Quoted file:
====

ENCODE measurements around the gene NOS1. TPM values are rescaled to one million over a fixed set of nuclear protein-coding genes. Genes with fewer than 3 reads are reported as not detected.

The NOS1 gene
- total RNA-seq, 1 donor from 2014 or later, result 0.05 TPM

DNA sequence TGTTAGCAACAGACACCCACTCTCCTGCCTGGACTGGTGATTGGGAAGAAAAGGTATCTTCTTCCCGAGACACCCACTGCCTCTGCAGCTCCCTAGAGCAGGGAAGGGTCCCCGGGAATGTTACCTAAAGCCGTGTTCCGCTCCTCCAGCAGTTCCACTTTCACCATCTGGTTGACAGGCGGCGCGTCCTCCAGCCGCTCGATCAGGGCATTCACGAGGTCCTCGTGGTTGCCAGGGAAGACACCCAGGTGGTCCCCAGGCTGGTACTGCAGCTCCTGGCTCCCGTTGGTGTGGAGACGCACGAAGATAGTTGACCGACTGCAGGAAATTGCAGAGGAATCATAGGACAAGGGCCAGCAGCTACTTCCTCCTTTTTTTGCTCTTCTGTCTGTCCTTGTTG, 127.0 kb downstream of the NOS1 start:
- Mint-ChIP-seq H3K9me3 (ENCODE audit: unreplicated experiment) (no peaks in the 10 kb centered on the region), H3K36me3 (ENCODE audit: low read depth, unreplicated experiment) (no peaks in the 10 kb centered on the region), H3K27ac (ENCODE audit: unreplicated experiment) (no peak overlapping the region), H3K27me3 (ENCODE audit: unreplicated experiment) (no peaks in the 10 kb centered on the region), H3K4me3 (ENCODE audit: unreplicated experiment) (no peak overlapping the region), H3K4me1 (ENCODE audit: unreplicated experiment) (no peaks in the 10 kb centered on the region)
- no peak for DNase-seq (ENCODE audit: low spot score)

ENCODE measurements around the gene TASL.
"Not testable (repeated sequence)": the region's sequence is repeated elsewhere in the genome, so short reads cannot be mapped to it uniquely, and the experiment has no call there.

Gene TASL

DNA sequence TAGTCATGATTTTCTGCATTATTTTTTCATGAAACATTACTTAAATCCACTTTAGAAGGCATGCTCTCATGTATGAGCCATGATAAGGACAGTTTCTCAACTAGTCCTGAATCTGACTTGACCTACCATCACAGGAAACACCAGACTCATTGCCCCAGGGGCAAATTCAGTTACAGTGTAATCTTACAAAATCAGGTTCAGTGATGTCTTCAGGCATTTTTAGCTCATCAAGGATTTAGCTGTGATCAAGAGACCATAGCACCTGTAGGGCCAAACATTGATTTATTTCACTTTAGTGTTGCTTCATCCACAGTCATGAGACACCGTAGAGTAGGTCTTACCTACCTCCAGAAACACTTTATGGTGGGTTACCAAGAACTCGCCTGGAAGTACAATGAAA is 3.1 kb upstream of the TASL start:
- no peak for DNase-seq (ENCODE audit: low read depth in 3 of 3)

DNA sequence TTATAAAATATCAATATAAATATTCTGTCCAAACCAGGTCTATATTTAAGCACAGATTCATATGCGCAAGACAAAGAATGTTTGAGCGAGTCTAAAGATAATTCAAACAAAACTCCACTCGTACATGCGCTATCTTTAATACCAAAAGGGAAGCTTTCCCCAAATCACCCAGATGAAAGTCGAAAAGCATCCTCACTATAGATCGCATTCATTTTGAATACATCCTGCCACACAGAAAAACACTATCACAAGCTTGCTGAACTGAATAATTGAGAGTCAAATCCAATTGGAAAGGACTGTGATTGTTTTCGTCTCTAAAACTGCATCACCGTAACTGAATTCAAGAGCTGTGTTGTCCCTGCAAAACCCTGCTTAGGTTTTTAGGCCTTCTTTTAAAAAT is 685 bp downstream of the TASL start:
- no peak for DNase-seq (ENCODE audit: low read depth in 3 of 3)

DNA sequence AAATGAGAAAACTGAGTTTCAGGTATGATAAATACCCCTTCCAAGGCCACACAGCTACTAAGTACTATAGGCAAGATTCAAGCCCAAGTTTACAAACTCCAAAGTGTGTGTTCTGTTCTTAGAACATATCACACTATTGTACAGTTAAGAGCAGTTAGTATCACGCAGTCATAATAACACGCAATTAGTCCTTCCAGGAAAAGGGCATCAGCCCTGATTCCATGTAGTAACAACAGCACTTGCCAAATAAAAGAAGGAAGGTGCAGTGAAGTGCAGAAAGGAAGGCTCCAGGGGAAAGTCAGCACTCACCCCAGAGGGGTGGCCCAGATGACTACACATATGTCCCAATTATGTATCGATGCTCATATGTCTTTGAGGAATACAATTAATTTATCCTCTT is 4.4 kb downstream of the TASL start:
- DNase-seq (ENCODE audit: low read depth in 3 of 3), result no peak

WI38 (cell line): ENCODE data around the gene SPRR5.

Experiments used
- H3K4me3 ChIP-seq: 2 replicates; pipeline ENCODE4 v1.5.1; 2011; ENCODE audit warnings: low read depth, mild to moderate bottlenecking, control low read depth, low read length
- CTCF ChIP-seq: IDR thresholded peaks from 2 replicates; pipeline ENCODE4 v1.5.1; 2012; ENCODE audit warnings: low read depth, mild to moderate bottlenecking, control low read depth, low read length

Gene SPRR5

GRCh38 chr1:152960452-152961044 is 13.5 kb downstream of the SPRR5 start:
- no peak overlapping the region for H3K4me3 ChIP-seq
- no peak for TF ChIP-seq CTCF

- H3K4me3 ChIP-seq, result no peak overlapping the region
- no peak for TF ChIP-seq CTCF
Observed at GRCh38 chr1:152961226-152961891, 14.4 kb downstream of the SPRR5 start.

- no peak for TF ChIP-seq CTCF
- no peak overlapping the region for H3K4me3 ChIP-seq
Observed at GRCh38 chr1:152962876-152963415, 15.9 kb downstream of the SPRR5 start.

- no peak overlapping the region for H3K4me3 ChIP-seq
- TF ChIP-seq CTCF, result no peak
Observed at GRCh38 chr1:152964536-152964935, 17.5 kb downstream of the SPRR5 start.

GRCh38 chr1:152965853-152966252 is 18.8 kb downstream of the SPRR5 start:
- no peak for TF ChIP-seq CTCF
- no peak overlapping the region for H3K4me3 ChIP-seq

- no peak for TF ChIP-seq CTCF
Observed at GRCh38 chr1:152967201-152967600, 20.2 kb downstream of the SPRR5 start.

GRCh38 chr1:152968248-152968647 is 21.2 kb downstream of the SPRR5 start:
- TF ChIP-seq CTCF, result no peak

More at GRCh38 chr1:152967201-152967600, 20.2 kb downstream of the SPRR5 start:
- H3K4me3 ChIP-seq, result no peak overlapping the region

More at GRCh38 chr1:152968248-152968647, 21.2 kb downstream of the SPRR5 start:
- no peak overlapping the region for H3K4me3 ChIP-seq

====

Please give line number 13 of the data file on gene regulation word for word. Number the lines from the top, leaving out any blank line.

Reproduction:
- no peak for DNase-seq (ENCODE audit: low read depth in 3 of 3)